In the disclosed approach, during the transition enablement phase, a formal “gap analysis” can be performed between a reference software component model and a target software component model for the client's environment and needs. In the environment preparation stage, customizations needed to reconcile differences between the reference model and the target model can be constructed by an integration asset owner. Additionally, environmental components needed within the target model can be set up by the client IT team. In the sandbox delivery stage, all integration customizations can be fully implemented and packaged with the integration assets, which are ultimately delivered to the client implementation once a full environment to be deployed has been validated with testing. In the integration and skills transfers stage, exercises can be conducted between the integration staff and the client IT team to ensure the client IT team has hands-on experience with the deployed solution and fully understands the deployed SOA framework and integration assets.

It should be noted that various aspects of the invention can be implemented as a program for controlling computing equipment to implement the functions described herein, or as a program for enabling computing equipment to perform processes corresponding to the steps disclosed herein. This program may be provided by storing the program in a magnetic disk, an optical disk, a semiconductor memory, any other recording medium, or can also be provided as a digitally encoded signal conveyed via a carrier wave. The described program can be a single program or can be implemented as multiple subprograms, each of which interact within a single computing device or interact in a distributed fashion across a network space.

The method detailed herein can also be a method performed at least in part by a service agent and/or a machine manipulated by a service agent in response to a service request.

BRIEF DESCRIPTION OF THE DRAWINGS

There are shown in the drawings, embodiments which are presently preferred, it being understood, however, that the invention is not limited to the precise arrangements and instrumentalities shown.

The FIG. 1 (Prior Art) shows a sample portable SOA framework, which can be used as a reference model.

FIG. 2 (Prior Art) depicts a target model, which is a deployed instance of the SOA framework (reference model) shown in FIG. 1.

FIG. 3 is a schematic diagram showing an approach for deploying a portable Service Oriented Architecture (SOA) infrastructure in accordance with an embodiment of the inventive arrangements disclosed herein.

FIG. 4 is an example enumerating a set of prerequisite skills that client IT team members should have before a deployment of a SOA solution and a set of skills acquired from the deployment process in accordance with an embodiment of the inventive arrangements disclosed herein.

FIG. 5 is an example of a blank gap analysis document that can be completed during a transition enablement stage of the SOA deployment approach.

FIG. 6 is an example of a finalized version of a gap analysis document that is delivered to a client.

FIG. 7 is a schematic diagram illustrating an operational model customized for a client in accordance with an embodiment of the inventive arrangements disclosed herein.

FIG. 8A-C illustrate a series of agendas for skills transfer sessions for the integration and skills transfer stage of the deployment approach disclosed herein.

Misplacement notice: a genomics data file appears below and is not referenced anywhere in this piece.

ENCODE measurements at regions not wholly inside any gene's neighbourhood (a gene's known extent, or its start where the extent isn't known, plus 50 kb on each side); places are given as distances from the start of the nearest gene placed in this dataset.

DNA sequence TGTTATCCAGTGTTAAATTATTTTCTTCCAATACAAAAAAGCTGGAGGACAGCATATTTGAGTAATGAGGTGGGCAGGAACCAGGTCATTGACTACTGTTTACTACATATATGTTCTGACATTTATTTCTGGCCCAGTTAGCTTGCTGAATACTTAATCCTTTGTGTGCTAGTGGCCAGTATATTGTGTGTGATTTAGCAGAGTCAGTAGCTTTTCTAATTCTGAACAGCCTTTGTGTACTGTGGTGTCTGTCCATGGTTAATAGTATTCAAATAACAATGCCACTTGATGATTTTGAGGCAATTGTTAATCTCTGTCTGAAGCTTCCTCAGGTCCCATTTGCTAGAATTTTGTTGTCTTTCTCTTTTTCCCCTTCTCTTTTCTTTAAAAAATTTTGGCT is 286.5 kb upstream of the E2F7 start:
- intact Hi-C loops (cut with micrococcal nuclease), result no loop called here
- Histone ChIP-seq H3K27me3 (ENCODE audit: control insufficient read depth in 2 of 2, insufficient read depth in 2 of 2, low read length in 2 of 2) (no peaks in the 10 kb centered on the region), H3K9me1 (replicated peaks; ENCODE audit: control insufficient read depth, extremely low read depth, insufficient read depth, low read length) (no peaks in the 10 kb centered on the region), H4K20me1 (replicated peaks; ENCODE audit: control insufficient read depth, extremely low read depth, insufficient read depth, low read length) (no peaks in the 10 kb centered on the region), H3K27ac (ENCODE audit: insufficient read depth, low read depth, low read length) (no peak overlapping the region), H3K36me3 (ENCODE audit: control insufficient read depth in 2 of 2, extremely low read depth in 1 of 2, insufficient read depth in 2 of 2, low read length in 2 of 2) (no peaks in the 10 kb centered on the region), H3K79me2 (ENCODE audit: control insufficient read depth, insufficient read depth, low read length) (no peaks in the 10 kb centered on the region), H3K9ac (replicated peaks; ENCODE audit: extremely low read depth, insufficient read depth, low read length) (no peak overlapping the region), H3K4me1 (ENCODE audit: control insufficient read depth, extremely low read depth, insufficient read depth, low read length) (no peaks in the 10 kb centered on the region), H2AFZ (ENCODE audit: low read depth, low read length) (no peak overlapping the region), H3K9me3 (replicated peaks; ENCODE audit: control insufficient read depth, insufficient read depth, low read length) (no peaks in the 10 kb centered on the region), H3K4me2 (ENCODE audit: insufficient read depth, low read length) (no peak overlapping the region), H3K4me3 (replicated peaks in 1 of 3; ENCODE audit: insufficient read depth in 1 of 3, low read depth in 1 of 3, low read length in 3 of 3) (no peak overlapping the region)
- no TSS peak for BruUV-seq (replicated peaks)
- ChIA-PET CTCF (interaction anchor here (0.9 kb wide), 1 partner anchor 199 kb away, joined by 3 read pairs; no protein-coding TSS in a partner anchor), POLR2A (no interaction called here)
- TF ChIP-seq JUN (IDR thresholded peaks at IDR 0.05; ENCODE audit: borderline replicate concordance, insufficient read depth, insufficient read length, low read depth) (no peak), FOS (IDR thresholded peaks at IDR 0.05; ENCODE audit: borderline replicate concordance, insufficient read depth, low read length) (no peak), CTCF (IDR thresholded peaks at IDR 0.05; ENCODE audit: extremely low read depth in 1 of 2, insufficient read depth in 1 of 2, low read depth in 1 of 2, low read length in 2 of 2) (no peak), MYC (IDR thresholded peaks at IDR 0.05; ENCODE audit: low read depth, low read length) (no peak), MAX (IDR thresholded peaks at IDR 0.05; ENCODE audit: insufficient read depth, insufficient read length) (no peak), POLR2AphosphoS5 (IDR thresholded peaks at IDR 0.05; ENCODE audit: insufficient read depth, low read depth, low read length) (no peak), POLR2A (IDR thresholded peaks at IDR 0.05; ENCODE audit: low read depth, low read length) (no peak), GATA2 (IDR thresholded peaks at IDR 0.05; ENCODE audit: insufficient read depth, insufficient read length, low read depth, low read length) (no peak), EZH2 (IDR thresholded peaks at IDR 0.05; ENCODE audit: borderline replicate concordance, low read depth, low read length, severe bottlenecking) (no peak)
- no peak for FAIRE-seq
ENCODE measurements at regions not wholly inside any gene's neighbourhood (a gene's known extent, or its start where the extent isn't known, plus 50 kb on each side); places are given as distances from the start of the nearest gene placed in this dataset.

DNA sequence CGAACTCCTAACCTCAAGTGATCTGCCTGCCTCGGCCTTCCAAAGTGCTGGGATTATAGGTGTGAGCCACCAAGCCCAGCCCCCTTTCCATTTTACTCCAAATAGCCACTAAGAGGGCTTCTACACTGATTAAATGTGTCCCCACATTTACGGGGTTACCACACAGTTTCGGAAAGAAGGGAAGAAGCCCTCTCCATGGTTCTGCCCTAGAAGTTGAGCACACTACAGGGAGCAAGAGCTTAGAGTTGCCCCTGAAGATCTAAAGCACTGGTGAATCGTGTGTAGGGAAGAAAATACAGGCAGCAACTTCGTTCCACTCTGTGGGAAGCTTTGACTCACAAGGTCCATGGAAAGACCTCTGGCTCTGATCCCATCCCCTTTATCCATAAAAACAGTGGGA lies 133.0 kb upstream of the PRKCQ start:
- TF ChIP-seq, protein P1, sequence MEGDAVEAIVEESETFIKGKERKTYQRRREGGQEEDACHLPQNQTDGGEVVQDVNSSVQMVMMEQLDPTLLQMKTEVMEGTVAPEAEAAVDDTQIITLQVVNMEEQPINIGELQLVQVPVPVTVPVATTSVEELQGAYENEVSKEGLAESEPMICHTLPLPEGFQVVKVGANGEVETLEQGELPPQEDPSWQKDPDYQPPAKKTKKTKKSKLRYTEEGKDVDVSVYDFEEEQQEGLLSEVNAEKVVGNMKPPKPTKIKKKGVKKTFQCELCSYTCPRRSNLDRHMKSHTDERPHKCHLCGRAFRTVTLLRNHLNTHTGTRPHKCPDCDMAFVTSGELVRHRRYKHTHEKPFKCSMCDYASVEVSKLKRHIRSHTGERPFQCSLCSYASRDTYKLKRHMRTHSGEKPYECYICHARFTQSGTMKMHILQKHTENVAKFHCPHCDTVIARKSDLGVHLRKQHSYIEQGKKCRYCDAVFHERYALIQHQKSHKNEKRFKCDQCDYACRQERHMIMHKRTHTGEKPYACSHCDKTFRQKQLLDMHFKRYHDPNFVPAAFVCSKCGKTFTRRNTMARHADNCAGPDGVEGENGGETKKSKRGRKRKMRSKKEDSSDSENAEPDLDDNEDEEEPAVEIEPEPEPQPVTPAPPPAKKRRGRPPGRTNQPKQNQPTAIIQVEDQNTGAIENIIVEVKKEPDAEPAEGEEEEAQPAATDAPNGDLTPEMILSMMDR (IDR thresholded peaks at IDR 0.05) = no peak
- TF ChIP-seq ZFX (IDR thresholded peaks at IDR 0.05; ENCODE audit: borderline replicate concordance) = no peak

DETAILED DESCRIPTION OF THE INVENTION

FIG. 3 is a schematic diagram showing an approach 300 for deploying a portable Service Oriented Architecture (SOA) infrastructure in accordance with an embodiment of the inventive arrangements disclosed herein. The approach 300 is a phased one having a transition enablement stage 320, an environment preparation stage 340, a sandbox delivery stage 360, and an integration and skills transfer stage 380. Each of the stages has a defined starting/ending point 302-308 and a defined checkpoint 312-318 at the end of each stage for evaluating/ensuring that each stage was successfully implemented. When a checkpoint 312-318 produces less than ideal results, corrective actions can be taken to ensure defined conditions are met before the approach 300 progresses to a next phase. Unlike conventional approaches, the approach 300 represents a repeatable, standardized methodology designed to leverage existing integration assets during a deployment.

The approach 300 can be implemented in a context in which a portable SOA infrastructure referred to as a reference model is being customized for and deployed within a production computing environment, referred to as a target model. The reference model can be “owned” by an integration asset owner, which dedicates a deployment team to perform actions on its behalf throughout the stages 320, 340, 360, and 380. The target model can be used by a client, which uses their own information technology (IT) team to maintain and improve a deployed SOA solution. Initially, the deployment team can include experts on SOA technologies having specific expertise on components included in the reference model. The client IT team can initially possess some basic skills relating to SOA technologies and can include experts regarding specifics of existing client infrastructure assets and client goals for the target model.

During the transition enablement stage 320 an asset owner (e.g., owner of a reference model) can allocate resources and dedicate a deployment team 322 to implement a SOA solution based on a reference model 329 for a client. A deployed SOA solution implemented in the client's environment can be referred to as target model 325. A client can designate a client IT team 324 to interact with the deployment team 322 early in the process. A set of prerequisites can exist for members of the client team 324, such as basic proficiencies and understandings of core SOA concepts to ensure that knowledge can be effectively transferred between the teams 322, 324.